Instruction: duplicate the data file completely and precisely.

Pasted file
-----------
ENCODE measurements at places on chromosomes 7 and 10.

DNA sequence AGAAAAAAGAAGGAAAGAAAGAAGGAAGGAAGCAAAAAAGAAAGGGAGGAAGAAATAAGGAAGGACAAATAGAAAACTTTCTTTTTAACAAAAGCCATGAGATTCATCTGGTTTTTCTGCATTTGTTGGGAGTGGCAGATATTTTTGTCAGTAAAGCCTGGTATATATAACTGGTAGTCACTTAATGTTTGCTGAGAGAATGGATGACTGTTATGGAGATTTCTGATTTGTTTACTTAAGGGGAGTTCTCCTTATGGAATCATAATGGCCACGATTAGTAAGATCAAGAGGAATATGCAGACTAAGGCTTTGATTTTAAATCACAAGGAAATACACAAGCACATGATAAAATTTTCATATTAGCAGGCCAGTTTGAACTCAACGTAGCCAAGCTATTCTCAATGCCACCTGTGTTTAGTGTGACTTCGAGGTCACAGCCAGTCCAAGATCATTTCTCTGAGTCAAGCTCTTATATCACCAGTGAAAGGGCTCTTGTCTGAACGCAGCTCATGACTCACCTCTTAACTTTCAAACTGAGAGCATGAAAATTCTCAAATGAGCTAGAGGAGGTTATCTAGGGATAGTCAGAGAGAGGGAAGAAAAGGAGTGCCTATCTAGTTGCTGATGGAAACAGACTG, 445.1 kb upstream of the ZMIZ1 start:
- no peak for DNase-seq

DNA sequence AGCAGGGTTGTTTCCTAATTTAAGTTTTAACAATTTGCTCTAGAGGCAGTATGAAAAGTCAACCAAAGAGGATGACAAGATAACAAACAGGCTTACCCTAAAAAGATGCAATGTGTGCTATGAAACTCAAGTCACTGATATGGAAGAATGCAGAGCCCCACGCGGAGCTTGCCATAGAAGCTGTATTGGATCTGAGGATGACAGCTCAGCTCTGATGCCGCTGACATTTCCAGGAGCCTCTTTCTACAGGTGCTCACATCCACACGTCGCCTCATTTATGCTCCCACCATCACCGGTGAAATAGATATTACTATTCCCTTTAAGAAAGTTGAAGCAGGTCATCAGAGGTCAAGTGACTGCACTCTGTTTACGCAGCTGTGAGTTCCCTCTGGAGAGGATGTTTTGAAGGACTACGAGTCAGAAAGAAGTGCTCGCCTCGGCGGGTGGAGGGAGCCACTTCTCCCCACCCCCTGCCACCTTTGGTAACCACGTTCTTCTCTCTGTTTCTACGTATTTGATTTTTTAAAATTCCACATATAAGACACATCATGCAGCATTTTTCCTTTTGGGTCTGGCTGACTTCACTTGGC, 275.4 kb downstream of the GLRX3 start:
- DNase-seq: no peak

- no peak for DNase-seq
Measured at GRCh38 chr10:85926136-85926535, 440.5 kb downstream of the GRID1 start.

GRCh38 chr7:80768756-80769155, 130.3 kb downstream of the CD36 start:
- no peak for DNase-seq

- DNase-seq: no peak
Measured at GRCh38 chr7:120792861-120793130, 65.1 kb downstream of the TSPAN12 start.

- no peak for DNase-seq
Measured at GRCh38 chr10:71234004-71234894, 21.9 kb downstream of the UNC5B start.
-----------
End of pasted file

ENCODE measurements at places on chromosomes 7 and 10.

DNA sequence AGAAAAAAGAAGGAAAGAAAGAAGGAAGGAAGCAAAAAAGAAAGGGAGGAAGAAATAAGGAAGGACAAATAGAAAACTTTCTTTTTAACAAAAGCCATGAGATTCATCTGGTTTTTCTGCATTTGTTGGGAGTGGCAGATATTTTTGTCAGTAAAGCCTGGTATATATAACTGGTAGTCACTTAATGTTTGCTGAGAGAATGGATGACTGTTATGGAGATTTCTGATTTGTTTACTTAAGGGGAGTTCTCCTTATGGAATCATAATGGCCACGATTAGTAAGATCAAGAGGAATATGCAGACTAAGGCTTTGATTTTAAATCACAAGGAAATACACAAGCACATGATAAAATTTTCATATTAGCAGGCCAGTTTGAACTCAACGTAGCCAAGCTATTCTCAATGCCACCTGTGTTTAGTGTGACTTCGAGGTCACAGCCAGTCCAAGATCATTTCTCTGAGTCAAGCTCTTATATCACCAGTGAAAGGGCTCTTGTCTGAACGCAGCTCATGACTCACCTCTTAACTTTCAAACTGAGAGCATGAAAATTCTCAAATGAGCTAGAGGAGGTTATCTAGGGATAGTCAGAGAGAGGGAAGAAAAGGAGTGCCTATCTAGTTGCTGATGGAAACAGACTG, 445.1 kb upstream of the ZMIZ1 start:
- no peak for DNase-seq

DNA sequence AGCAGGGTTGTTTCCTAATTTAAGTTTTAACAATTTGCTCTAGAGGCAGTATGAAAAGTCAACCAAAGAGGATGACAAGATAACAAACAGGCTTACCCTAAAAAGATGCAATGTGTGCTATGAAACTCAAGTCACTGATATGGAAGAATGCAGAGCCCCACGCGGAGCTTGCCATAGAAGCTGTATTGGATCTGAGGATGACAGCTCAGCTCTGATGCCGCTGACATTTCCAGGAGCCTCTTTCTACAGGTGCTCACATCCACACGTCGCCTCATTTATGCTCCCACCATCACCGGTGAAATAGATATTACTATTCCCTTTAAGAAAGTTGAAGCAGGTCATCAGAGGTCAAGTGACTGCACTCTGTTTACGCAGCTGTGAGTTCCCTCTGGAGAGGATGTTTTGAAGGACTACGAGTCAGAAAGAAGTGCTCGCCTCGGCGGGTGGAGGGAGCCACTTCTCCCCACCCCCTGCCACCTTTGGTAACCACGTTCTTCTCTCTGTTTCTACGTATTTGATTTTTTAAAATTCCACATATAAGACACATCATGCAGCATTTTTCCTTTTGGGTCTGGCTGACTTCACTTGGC, 275.4 kb downstream of the GLRX3 start:
- DNase-seq: no peak

- no peak for DNase-seq
Measured at GRCh38 chr10:85926136-85926535, 440.5 kb downstream of the GRID1 start.

GRCh38 chr7:80768756-80769155, 130.3 kb downstream of the CD36 start:
- no peak for DNase-seq

- DNase-seq: no peak
Measured at GRCh38 chr7:120792861-120793130, 65.1 kb downstream of the TSPAN12 start.

- no peak for DNase-seq
Measured at GRCh38 chr10:71234004-71234894, 21.9 kb downstream of the UNC5B start.